Army to review thousands of discharges of veterans who suffered from traumas
January 12, 2021
WASHINGTON — The Army will review thousands of discharge records of veterans affected by military sexual trauma, post-traumatic stress disorder and other behavioral health conditions following a class-action lawsuit, the service announced Tuesday.
The review is part of a settlement reached in the lawsuit Kennedy v. McCarthy, which was preliminarily approved Dec. 28, according to the Army. The service will look at discharges of veterans affected by PTSD, traumatic brain injury, military sexual trauma or other behavioral health conditions.
“Under the agreement, the Army will automatically reconsider certain discharge-status-upgrade decisions made by the Army Discharge Review Board between April 17, 2011, and the effective date of settlement that partially or fully denied relief to Iraq- and Afghanistan-era veterans with less-than-fully-honorable discharges,” the statement reads.
Veterans who were discharged and did not receive an upgrade to honorable from the review board between Oct. 7, 2001, to April 16, 2011, will also be able to reapply due to the settlement.
The lawsuit was filed April 2017 in the U.S. District Court of Connecticut by Army combat veterans Steve Kennedy and Alicia Carson, both of whom suffered from PTSD and other health conditions, but where given a general discharge despite their medical issues, according to the complaint. Their case was handled by the Veterans Legal Services Clinic at Yale Law School.
Kennedy served in the Army from 2006 to 2009, including a deployment to Iraq in 2007 and 2008. He returned home from the deployment with PTSD and major depression but was not properly diagnosed or treated by the Army, according to the court document.
“Mr. Kennedy continued to lead his team to top performance marks but began abusing alcohol, self-isolating, and self-injuring, which ultimately led to him going absent without leave for two weeks,” the document states.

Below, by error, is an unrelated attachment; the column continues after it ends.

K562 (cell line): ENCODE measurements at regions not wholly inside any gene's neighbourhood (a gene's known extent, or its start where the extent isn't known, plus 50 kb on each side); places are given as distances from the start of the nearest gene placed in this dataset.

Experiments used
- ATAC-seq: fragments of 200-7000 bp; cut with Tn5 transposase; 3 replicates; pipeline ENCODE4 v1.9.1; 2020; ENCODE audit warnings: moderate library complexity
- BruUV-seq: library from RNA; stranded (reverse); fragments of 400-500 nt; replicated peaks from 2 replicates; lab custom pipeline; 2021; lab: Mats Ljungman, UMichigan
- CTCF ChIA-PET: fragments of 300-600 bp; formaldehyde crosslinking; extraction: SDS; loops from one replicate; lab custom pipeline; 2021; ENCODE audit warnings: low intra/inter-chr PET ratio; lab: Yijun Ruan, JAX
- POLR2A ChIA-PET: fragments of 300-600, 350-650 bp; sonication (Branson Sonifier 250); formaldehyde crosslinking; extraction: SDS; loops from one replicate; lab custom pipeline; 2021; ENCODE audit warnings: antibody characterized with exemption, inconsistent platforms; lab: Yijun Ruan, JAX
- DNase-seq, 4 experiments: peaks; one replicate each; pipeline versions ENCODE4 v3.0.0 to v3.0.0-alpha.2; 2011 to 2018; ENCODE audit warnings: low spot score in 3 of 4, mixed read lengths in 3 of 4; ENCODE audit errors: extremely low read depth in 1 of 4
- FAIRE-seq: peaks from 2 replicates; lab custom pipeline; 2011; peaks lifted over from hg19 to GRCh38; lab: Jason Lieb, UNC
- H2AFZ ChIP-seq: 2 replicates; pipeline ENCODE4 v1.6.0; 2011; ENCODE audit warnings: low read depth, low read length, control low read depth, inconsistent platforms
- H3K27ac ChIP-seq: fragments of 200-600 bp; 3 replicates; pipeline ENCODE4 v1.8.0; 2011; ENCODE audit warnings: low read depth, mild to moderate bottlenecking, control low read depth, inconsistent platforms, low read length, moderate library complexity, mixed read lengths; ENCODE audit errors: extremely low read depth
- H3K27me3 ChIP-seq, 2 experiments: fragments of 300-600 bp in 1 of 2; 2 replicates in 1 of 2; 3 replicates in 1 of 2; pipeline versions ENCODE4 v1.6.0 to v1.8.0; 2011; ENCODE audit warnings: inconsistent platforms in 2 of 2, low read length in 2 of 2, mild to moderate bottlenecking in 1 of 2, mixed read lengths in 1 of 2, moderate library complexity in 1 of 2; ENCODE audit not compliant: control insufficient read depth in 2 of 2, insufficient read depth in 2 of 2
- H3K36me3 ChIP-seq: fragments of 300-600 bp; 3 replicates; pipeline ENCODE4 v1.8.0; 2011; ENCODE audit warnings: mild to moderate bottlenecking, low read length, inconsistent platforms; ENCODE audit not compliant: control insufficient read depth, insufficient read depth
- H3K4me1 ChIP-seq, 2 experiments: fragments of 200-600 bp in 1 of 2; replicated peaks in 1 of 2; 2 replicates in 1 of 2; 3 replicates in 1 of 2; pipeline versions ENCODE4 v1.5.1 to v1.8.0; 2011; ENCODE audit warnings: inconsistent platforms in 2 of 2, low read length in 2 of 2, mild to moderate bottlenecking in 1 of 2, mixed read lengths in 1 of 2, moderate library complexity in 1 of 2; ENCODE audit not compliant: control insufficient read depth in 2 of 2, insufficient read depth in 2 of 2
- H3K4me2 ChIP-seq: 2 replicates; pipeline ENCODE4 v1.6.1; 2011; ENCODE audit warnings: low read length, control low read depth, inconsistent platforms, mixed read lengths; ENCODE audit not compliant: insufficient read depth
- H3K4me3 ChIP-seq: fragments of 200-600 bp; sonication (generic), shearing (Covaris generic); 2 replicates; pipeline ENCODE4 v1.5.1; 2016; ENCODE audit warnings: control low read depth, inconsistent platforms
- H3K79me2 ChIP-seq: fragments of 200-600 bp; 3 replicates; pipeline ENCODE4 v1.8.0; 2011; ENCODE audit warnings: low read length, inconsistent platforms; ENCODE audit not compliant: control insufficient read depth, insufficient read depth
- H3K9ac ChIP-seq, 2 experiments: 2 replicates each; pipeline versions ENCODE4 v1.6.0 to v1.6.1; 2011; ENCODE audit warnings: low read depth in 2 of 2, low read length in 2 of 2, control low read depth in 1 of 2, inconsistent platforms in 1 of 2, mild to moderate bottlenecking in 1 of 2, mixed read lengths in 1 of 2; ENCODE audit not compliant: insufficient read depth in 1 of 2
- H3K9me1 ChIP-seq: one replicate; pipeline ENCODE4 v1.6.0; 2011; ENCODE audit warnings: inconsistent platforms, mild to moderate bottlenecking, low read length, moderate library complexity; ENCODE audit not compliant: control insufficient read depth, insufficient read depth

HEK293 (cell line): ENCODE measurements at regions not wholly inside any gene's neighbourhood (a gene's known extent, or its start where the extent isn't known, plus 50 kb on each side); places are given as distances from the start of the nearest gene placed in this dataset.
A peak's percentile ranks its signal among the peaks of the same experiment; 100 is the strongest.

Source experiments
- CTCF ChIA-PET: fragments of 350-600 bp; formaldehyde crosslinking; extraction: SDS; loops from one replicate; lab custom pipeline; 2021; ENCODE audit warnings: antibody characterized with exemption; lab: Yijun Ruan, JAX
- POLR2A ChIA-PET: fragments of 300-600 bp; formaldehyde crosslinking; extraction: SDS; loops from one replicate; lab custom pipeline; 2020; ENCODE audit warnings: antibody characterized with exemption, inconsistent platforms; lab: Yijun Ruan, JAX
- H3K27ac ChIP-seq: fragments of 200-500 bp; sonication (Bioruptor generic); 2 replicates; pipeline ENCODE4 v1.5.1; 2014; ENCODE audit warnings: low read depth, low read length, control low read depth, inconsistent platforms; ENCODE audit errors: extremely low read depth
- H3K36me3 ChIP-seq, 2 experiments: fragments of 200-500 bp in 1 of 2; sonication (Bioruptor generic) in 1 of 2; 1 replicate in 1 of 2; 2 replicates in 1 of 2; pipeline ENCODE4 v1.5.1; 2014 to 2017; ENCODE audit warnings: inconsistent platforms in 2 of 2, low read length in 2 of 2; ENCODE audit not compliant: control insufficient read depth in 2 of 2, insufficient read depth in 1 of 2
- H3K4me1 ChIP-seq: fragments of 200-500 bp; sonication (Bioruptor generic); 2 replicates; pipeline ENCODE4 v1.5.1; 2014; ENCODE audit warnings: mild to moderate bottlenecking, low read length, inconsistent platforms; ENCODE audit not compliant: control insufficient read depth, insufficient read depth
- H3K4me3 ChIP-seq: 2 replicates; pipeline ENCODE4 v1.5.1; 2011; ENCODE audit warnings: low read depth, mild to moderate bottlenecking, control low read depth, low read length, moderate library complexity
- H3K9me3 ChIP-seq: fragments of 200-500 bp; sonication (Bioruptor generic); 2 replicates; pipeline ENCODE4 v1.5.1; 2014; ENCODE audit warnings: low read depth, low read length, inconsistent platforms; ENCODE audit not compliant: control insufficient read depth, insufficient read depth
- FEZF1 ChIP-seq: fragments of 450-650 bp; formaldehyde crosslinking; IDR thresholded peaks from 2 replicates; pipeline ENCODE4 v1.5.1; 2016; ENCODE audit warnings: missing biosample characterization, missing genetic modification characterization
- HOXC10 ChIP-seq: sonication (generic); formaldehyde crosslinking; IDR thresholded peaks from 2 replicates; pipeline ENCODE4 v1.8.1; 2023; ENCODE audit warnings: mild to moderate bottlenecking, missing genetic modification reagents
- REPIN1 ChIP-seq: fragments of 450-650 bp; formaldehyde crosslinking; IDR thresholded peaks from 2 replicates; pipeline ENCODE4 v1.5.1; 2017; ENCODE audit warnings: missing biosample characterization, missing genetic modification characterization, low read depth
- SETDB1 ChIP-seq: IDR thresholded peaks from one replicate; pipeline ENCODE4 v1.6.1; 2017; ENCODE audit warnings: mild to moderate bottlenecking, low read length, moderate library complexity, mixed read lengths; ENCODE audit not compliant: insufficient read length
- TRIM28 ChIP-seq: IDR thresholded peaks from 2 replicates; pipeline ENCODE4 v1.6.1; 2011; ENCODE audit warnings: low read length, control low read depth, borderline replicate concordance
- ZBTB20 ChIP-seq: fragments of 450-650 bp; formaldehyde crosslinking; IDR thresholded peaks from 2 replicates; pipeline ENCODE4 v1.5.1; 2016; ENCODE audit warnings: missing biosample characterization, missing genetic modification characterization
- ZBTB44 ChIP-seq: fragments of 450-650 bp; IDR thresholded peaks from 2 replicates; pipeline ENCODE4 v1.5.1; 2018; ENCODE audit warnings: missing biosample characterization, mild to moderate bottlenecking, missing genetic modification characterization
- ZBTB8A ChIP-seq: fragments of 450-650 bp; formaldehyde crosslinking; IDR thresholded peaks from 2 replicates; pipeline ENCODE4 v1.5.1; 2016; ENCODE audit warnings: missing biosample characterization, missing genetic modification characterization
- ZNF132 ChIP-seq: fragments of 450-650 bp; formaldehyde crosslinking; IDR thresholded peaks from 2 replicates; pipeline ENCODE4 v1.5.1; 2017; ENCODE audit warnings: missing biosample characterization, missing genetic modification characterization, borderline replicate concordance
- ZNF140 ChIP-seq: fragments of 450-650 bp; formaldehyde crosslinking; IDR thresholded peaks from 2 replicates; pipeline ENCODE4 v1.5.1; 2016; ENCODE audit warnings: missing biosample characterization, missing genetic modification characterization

His commander ordered a psychiatric evaluation and he was diagnosed with major depressive disorder but not PTSD, despite his symptoms. Kennedy was then discharged due to his two-week absence, according to the document.
Carson deployed to Afghanistan in 2010 and served with a Special Forces unit as a gunner, taking part in more than 100 missions, according to the court document. She was diagnosed with PTSD and a TBI by Defense Department and Department of Veterans Affairs doctors after returning from her deployment. Despite receiving a doctor’s note to excuse her from National Guard drills, the Guard discharged her due to her absences, according to the document.
Their appeals to the review board to have their discharges upgraded to honorable were both denied, according to the court document.
Now due to the settlement, Army, National Guard, and Reserve veterans who received a discharge that was downgraded from honorable while having a diagnosis or showing symptoms of military sexual trauma, PTSD, TBI or other behavioral health conditions, might be eligible for relief, according to the Army. Upgrades to a discharge are not guaranteed and will be decided on a case-by-case basis, the service said.
The Army has also agreed to change the procedures for how veterans apply to have their discharge status upgraded in the future and how the review board addresses these cases, according to the statement. Some of these changes include allowing veterans to appear via telephone to their review board hearings, more training for review board members and “updated protocols for decision making in cases involving symptoms or diagnoses of PTSD, TBI, MST or other behavioral health conditions.”
A hearing to give final approval on the settlement will occur March 24 at 10 a.m. EST. For more information on the settlement, veterans can go to at http://www.kennedysettlement.com and https://arba.army.pentagon.mil/adrb-overview.html.